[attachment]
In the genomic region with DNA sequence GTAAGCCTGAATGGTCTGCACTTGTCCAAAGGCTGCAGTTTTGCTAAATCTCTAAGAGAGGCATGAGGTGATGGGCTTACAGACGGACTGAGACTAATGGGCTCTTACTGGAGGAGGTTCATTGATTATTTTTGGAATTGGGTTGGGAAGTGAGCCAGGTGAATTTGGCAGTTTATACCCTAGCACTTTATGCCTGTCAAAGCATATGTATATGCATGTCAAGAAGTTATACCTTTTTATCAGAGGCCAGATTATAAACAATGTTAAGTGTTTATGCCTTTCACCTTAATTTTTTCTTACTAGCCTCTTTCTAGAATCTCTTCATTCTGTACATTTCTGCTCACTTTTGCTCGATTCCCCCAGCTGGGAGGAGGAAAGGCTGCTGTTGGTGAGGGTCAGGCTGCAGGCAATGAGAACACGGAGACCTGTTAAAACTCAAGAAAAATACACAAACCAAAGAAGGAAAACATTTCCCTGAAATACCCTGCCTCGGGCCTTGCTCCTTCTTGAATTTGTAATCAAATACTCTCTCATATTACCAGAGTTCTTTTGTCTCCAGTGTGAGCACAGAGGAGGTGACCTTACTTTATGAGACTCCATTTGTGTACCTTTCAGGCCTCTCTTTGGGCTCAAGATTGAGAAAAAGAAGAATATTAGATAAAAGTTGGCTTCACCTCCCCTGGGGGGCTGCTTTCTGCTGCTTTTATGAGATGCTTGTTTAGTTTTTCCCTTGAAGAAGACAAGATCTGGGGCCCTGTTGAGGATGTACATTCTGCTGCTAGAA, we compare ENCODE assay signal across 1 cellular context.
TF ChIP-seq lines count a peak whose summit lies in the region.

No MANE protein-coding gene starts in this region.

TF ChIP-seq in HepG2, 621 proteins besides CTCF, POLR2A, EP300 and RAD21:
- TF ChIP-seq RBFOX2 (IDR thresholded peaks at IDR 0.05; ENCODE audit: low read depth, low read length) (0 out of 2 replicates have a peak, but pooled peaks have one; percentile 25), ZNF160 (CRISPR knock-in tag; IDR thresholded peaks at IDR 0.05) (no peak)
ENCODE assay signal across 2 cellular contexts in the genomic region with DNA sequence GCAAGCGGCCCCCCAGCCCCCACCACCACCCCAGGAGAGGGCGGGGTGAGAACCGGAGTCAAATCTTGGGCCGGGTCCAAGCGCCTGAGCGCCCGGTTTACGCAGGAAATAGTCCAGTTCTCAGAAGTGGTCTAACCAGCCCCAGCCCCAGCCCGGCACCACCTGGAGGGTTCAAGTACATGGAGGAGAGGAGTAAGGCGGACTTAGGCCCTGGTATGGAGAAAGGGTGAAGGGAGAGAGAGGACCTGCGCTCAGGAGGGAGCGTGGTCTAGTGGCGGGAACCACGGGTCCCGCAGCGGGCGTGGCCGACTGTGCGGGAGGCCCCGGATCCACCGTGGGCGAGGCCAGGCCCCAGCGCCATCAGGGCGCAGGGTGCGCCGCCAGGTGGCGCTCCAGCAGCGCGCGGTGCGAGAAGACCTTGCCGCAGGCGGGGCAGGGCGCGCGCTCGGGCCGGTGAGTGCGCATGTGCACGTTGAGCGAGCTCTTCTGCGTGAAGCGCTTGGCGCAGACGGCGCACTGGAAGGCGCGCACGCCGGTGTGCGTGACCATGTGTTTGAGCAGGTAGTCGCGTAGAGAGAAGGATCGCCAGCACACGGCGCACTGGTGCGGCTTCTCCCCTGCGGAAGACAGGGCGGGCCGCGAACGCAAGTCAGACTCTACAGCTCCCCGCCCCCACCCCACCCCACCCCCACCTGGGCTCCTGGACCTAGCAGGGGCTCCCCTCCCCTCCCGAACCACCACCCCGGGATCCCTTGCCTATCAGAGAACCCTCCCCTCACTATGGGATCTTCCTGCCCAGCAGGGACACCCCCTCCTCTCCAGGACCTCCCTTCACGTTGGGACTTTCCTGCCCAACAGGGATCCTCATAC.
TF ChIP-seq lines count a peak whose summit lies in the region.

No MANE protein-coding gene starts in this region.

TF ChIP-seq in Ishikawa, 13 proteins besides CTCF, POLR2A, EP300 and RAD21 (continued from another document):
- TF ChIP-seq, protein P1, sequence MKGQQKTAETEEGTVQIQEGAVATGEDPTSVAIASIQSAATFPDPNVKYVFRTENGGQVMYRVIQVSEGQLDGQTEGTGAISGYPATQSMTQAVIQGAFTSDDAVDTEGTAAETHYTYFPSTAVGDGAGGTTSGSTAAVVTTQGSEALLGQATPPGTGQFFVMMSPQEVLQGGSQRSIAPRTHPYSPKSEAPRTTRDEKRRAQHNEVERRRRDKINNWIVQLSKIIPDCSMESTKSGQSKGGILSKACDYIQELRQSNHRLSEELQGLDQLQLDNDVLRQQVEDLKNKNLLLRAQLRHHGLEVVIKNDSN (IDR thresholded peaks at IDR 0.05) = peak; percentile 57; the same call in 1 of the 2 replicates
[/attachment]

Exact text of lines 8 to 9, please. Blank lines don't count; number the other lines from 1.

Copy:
No MANE protein-coding gene starts in this region.

TF ChIP-seq in Ishikawa, 13 proteins besides CTCF, POLR2A, EP300 and RAD21 (continued from another document):